Reality check.

The Myth

There are people who are successful professionally while managing a food blog, volunteering at the animal shelter, and mastering ballroom dance. Assume you are not one of those people. Balance, in my view, is largely a myth when establishing your career. The slope of the trajectory for your career is (unfairly) set the first five years post-graduation. If you want the trajectory to be steep, you’ll need to burn a lot of fuel. The world is not yours for the taking, but for the trying.

Try hard, really hard.

I have a lot of balance now. It’s a function of the lack thereof in my twenties and thirties. Other than business school, from 22 to 34, I remember work and not much else. The world does not belong to the big, but to the fast. You want to cover more ground in less time than your peers. This is partially talent, but mostly endurance. My lack of balance as a young professional cost me my marriage, my hair, and arguably my twenties. And it was worth it.

Continue reading “Reality check.”

Lessons from you.


It’s normal to be scared. You are going through a phase of your life where you start making decisions with an impact on yourself and the people around you autonomously.

This little monster is called adulthood and even though I am never going to admit it even when I will be 50, both of us are adults.

At the beginning it’s scary but later will become more and more normal and the choices we will make will be even bigger and more impactful.

Also with time passing, you are going to build your certainties and the foundation for future decisions. You are going to be more aware about what you want, you are going to have more clarity on your objectives and on the people surrounding you in your life.

It’s ok to be sad, but don’t let sadness take away from you the moments you spend with the people you love, live those to the fullest and enjoy them as much as it’s possible.



A week before my flight to Canada, my boyfriend asked me how excited I was.

I told him I was scared.

How was that possible? In two flights, I would be back in the house I grew up in, the city where I had most of my ‘firsts’, and most importantly, surrounded by the people I love the most – some I hadn’t seen for over two years.

That scared me.

It scared me to think about the wash of emotions walking through my neighborhood, sleeping in my own bed, eating my mom’s home cooked food. It’s even scarier to think about what will happen when I have to say goodbye to it all over again. Will I be able to?

How can I leave? How can I return to a place where my core support system is not present?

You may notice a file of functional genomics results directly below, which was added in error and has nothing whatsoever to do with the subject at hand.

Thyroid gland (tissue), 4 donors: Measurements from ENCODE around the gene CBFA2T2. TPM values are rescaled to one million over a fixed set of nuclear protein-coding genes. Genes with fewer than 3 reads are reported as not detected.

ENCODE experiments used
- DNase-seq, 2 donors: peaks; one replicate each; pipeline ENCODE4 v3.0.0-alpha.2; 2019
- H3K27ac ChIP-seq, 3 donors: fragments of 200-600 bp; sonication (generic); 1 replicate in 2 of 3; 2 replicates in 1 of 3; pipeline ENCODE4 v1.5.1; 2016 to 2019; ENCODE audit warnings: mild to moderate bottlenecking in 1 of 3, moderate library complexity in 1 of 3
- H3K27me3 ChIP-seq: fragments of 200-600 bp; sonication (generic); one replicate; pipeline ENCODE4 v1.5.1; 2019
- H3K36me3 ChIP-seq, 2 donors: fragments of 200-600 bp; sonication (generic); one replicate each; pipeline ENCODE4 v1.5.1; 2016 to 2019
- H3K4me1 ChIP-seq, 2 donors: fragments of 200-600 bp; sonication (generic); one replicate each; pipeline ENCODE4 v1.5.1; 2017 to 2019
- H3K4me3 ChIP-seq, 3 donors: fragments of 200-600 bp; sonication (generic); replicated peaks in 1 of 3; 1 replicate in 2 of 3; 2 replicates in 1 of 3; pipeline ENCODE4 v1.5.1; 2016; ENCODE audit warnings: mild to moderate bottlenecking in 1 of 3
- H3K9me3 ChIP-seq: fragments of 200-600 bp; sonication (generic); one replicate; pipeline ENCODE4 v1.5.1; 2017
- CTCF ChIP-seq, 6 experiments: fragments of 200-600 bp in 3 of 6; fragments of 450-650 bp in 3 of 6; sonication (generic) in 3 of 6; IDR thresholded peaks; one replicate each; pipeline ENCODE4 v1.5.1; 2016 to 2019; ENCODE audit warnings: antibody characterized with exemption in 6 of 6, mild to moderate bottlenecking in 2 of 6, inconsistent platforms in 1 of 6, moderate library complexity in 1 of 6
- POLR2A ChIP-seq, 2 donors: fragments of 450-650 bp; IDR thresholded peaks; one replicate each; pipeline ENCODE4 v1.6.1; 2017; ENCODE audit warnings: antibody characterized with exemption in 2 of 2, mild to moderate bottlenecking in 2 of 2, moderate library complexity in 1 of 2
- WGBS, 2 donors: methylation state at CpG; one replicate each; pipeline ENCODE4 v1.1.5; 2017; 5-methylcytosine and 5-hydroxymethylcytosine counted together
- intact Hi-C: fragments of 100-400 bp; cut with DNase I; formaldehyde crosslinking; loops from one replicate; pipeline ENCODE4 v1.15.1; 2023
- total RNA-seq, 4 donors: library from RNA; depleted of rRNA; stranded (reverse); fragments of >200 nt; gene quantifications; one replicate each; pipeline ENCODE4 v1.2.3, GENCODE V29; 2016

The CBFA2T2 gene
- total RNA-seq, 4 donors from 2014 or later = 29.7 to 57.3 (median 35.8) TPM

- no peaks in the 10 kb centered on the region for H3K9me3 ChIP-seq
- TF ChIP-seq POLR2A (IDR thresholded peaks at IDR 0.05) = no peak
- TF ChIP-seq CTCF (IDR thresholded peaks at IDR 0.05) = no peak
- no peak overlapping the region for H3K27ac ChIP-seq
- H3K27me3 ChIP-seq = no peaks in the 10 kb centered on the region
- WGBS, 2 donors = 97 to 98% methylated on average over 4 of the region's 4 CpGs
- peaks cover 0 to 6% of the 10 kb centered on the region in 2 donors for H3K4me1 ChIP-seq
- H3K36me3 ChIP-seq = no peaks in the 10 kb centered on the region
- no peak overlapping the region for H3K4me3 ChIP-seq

I made the choice two years ago. I made the commitment to challenge myself because I was fed up with the ‘me’ of 2015, I wasn’t improving and I felt stagnant. And in order to better myself, I had to leave my comfort zone – by about 11,628 km.

And now here I am, staying up because I know once I close my eyes, there will only be one more day left. 24 hours left in a place where my best friends party on weekends, where my mother patiently practices oil painting on Fridays and nags me to wear slippers, where my brother eats junk food and where my sweet childhood memories linger.

This place is my foundation and there is comfort in knowing that this won’t change.

See you later Toronto, I promise I’ll be back before you realize I’m gone and I’ll be bringing back some goodies.

Why do people get married?

I have a friend in office, a very philosophical guy, he never married.
He is still single. Though he fell in love once, he couldn’t commit to the girl. She finally left him.

He once said, ”Aditya, if she really loved me, she would not need an invisible string of marriage to hold on to me. The fact that she needed one suggests that she couldn’t love me enough to make it work without one.”

I thought about this, not for hours but for days, just when I was on the verge of believing this theory, something happened, something very bad. Continue reading “Why do people get married?”

The “Nice Guy” Excuse

This dating game is far too complicated for me and i’m getting annoyed with it. As a heterosexual male, who’s been told by more than one person that i’m too nice, and it turns women off, how do I become a mean asshole who somehow becomes desirable for women?

The answer on Quora:  

Please tell these immature peers of yours that they can take their opinions and stick it somewhere where the sun don’t shine. Continue reading “The “Nice Guy” Excuse”